Edinburgh breaks

Steeped in history and with an other-worldly charm, Edinburgh’s beautiful buildings and spectacular surrounding scenery make it the perfect destination for a long weekend break

Why choose Edinburgh?

A UNESCO World Heritage Site, Scotland’s capital is very much a city of two halves – the Old Town and the New Town – each with its own distinct look and feel, separated by the lovely Princes Street Gardens and the Edinburgh Waverley railway station.

The Old Town is the City’s mediaeval quarter, home to the famed Royal Mile that connects Edinburgh Castle, perched high upon an extinct volcano, to the Palace of Holyroodhouse (itself in the shadow of another extinct volcano, Arthur’s Seat). A warren of mediaeval alleyways snake off this main artery, and the Old Town also encompasses the city’s quirky Grassmarket area. The New Town, by contrast, is the embodiment of Georgian gentrification, with row upon row of elegant, grey-stone terraced houses, charming squares and private gardens. It’s also where you’ll find the City’s main shopping thoroughfare, Princes Street.

Edinburgh has a strong literary history, with Sir Walter Scott and Sir Arthur Conan Doyle both closely associated with the city; the towering Scott Monument on the edge of Princes Street Gardens is testament to the writer’s strong ties to the Scottish capital. More recently, its influence can be felt in the Harry Potter series – rumour has it erstwhile resident JK Rowling took the names of some of her characters (McGonagall, Moodie, Thomas Riddell) from the gravestones of Greyfriars Kirkyard.

Edinburgh, with its atmospheric, romantic air, is a fantastic place to spend a long weekend with your partner – or equally, a relaxing sightseeing trip with your mum. With opportunities to explore this country’s Royal history, meet the UK’s only koalas and giant pandas, and hike up an ex-volcano, you won’t be short of things to do during an Edinburgh city break.

Edinburgh’s history in a nutshell…

Edinburgh’s early history was very much shaped by its royal patrons. King Malcolm II captured the city in 1018, but it was the construction of Edinburgh Castle, on the site of a former Bronze Age settlement, and Holyrood Abbey by David I in the 12th century that sparked the growth of the city – which became Scotland’s capital in 1437. It remained a hub of Scottish Royal power until 1603, when James VI became also King of England (as James I) and the Royal court moved to London. With the Acts of Union in 1707, the Scottish Parliament was dissolved and Edinburgh’s importance diminished.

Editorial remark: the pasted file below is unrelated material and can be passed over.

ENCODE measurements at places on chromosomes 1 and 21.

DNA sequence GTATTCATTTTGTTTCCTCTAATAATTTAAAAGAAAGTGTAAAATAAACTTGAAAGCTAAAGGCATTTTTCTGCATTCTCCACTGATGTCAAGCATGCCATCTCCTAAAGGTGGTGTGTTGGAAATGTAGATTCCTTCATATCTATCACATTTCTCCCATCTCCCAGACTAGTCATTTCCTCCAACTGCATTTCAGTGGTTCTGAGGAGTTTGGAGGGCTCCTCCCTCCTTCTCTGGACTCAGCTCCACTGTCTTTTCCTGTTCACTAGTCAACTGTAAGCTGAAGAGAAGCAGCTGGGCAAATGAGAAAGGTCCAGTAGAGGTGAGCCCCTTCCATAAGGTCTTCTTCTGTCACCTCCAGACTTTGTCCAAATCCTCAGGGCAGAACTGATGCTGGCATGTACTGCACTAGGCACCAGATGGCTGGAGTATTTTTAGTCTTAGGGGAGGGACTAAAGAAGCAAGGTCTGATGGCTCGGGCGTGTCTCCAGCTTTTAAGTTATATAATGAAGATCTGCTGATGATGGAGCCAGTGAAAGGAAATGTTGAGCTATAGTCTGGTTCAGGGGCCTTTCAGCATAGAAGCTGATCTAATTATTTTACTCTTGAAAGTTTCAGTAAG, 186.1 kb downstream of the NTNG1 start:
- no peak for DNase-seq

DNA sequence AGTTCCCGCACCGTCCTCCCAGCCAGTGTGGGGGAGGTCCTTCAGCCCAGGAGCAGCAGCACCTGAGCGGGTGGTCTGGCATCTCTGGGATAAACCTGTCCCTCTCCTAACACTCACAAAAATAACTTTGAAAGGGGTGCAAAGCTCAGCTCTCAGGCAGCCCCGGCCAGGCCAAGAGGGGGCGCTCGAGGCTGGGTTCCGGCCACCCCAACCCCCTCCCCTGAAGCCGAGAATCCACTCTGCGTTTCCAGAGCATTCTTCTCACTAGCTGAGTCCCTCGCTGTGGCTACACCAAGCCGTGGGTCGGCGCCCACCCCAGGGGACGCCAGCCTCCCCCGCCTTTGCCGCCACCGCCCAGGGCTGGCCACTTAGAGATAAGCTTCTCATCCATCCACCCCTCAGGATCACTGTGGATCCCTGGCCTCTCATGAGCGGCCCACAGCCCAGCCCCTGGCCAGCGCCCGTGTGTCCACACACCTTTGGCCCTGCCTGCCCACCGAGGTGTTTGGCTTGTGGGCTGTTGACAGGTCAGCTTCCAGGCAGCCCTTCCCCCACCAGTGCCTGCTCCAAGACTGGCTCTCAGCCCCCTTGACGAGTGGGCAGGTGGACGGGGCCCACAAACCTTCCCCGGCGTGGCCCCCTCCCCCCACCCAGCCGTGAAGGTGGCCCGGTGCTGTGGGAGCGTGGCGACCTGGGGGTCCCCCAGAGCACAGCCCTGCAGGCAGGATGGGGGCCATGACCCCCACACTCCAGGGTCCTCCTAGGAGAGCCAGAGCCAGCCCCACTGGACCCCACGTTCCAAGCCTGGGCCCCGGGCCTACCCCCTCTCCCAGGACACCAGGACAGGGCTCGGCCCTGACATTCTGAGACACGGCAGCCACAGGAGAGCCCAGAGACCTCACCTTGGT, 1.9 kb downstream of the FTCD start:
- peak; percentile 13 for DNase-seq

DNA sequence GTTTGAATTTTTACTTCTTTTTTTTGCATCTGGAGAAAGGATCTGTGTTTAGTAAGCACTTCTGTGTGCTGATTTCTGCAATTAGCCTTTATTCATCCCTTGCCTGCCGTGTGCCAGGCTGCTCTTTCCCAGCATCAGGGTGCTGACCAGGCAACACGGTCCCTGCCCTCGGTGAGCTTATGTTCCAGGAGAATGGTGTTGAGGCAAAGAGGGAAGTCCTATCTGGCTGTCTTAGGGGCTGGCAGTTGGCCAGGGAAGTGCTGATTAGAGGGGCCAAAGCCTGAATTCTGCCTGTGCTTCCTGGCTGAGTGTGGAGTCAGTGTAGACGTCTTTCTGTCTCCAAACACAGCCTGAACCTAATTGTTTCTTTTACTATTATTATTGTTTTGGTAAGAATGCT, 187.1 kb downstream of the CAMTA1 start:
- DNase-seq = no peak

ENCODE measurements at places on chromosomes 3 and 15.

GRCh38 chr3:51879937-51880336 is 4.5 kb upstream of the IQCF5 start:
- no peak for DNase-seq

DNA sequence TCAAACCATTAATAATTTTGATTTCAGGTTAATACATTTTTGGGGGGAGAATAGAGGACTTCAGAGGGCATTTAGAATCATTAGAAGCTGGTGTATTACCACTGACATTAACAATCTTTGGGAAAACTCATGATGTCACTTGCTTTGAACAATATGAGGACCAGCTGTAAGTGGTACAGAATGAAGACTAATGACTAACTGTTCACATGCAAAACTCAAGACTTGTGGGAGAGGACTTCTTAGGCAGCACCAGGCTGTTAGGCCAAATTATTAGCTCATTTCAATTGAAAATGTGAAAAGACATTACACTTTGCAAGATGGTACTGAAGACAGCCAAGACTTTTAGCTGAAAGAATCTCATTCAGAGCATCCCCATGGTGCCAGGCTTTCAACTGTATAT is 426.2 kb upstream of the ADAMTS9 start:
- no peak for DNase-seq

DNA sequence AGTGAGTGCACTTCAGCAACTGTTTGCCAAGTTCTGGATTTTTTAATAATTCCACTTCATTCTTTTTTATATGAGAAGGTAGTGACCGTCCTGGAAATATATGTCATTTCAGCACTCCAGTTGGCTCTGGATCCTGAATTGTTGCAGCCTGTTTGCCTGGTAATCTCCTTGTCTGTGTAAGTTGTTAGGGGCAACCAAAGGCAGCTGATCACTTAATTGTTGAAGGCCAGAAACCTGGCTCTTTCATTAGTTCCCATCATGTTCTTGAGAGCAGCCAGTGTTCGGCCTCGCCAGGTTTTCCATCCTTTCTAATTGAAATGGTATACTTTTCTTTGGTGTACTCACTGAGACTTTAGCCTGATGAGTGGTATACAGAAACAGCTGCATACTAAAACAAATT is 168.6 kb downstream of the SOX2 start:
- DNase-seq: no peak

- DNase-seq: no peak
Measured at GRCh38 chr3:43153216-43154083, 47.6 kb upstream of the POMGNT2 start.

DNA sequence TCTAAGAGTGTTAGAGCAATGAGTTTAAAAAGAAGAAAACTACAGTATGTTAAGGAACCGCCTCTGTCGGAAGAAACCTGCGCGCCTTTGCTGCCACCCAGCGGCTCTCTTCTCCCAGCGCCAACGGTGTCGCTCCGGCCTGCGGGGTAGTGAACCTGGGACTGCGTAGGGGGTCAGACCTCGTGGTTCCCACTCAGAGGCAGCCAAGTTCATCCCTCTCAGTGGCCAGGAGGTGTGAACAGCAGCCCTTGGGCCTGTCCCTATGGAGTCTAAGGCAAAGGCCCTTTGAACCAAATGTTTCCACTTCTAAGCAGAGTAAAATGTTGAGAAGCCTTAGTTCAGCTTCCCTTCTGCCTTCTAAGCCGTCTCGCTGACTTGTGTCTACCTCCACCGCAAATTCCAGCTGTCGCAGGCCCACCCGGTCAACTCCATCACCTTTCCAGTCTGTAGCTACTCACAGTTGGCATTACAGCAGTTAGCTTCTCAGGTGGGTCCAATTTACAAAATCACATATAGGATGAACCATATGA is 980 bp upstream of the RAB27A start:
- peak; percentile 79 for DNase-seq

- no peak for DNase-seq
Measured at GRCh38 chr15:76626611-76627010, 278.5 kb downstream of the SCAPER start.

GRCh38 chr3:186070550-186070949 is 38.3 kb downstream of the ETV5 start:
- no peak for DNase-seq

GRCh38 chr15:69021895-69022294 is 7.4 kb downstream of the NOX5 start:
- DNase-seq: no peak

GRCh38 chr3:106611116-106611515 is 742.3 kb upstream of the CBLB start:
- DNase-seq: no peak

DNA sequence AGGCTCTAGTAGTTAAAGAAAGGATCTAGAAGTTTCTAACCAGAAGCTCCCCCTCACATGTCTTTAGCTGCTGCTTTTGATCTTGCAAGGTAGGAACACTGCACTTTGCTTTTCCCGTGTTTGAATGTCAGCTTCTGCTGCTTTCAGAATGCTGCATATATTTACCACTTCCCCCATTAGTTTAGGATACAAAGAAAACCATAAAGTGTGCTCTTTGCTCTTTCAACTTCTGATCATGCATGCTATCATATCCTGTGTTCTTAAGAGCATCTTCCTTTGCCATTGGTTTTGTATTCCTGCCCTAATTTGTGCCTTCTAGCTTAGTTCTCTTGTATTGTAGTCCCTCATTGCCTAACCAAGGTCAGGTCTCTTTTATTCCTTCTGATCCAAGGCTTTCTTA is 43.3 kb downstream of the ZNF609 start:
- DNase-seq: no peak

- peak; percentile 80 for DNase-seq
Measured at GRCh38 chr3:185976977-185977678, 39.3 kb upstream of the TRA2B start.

By the 18th century, the Old Town had become overcrowded, with some 35,000 people crammed into its confines. This led to the City expanding beyond its mediaeval walls. The New Town took shape between the 1760s and 1830s, providing handsome accommodation for Edinburgh’s wealthier families. The new development was an enormous success and brought wealth and prosperity to the city, as financial firms, educational and legal institutions, as well as printing presses, set up shop in the city to make it one of the most influential centres in the UK.

Edinburgh Castle, Scotland, from Princes Street Gardens, with the Ross Fountain in the foreground

When is the best time to visit?

The summer months bring the warmest weather – even in late spring, there’s often a nip in the air. However, if you’re looking for a quieter break from the crowds then spring and autumn, when it’s not too chilly, are great times to visit.

If you love festivals, head to Edinburgh during the month of August when the world-renowned Edinburgh Festival Fringe takes over the city. The three-week extravaganza is the biggest arts festival in the world and last year featured thousands of performers at more than 3,000 events all across town. Theatre, cabaret, comedy, dance, opera, musicals and exhibitions are among the varied events, and in 2016 the festival welcomed the likes of poet laureate Carol Ann Duffy and comedians Omid Djalili and Katy Brand.

Looking for somewhere to ring in the New Year? Look no further than Edinburgh! Its annual Hogmanay festival is a three-day celebration, with traditional Scottish music performed in the Old Town and choral singing in St Giles’ Cathedral. There’s no better way to celebrate the stroke of midnight than linking arms with those around you and joining in with the world’s largest rendition of Auld Lang Syne.
A word of warning, though, if you’re planning a weekend break here over August or the New Year, be sure to book your hotel in Edinburgh early.

Getting around

Edinburgh is a compact city. Almost all the main sights are within walking distance, but if you are heading further afield, hop on a bus or tram. The City’s public transport systems are reliable, clean and easy to navigate. If you’re arriving in Edinburgh by air, the city’s Airlink 100 express bus service will take you from Edinburgh Airport to Waverley Bridge in the city centre in around half an hour. The service runs every 10 minutes.

So if Scotland’s capital sounds like the perfect weekend getaway, why not take a look at our hotels in Edinburgh.